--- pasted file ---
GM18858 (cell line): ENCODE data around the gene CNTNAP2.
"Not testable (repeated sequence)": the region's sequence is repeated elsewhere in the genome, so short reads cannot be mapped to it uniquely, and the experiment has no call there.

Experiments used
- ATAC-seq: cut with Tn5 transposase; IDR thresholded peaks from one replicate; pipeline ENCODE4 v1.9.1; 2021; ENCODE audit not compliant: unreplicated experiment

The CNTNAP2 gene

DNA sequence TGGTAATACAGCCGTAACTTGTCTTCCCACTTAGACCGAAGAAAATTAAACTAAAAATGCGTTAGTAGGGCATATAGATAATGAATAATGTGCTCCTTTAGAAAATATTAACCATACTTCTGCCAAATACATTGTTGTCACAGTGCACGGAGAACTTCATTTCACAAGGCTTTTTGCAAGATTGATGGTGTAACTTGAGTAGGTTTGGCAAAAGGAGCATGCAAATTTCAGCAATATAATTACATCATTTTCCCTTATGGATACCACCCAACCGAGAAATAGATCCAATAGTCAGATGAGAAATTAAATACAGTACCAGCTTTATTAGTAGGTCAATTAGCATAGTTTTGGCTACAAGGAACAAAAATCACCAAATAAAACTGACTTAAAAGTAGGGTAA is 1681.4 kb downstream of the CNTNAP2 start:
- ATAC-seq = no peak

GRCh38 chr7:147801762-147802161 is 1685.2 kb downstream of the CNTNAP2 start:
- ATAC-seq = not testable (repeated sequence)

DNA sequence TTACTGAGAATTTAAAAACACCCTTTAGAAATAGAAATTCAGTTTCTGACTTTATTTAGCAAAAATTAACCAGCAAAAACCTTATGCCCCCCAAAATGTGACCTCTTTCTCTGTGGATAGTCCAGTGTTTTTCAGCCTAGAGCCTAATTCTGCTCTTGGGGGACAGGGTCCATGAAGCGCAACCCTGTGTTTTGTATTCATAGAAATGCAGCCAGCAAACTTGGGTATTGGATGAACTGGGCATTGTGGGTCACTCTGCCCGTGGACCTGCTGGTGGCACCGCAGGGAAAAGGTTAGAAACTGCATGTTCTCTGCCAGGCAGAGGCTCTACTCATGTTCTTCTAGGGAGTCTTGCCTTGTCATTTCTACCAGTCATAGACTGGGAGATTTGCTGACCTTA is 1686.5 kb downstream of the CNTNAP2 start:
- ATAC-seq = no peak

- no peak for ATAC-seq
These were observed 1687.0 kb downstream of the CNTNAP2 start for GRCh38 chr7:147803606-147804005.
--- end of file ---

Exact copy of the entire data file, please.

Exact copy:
GM18858 (cell line): ENCODE data around the gene CNTNAP2.
"Not testable (repeated sequence)": the region's sequence is repeated elsewhere in the genome, so short reads cannot be mapped to it uniquely, and the experiment has no call there.

Experiments used
- ATAC-seq: cut with Tn5 transposase; IDR thresholded peaks from one replicate; pipeline ENCODE4 v1.9.1; 2021; ENCODE audit not compliant: unreplicated experiment

The CNTNAP2 gene

DNA sequence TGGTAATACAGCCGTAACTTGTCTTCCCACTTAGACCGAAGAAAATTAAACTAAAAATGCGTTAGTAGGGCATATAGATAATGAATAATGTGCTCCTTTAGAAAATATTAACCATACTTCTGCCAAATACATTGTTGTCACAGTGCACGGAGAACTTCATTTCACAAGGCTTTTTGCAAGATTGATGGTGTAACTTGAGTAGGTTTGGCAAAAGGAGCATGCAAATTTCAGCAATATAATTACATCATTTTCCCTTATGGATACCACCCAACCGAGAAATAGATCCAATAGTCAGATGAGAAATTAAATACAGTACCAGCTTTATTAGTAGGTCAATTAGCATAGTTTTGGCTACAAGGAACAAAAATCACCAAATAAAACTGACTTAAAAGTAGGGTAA is 1681.4 kb downstream of the CNTNAP2 start:
- ATAC-seq = no peak

GRCh38 chr7:147801762-147802161 is 1685.2 kb downstream of the CNTNAP2 start:
- ATAC-seq = not testable (repeated sequence)

DNA sequence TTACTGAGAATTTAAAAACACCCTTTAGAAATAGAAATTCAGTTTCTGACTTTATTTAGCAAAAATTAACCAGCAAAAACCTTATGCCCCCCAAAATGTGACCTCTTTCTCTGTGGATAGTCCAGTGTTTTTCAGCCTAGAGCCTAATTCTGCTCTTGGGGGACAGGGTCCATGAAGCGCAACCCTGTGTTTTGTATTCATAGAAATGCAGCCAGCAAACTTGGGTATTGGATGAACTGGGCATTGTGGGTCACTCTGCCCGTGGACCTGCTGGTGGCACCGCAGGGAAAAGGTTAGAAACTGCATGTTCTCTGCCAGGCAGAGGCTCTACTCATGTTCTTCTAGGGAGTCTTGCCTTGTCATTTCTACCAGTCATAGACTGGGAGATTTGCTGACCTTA is 1686.5 kb downstream of the CNTNAP2 start:
- ATAC-seq = no peak

- no peak for ATAC-seq
These were observed 1687.0 kb downstream of the CNTNAP2 start for GRCh38 chr7:147803606-147804005.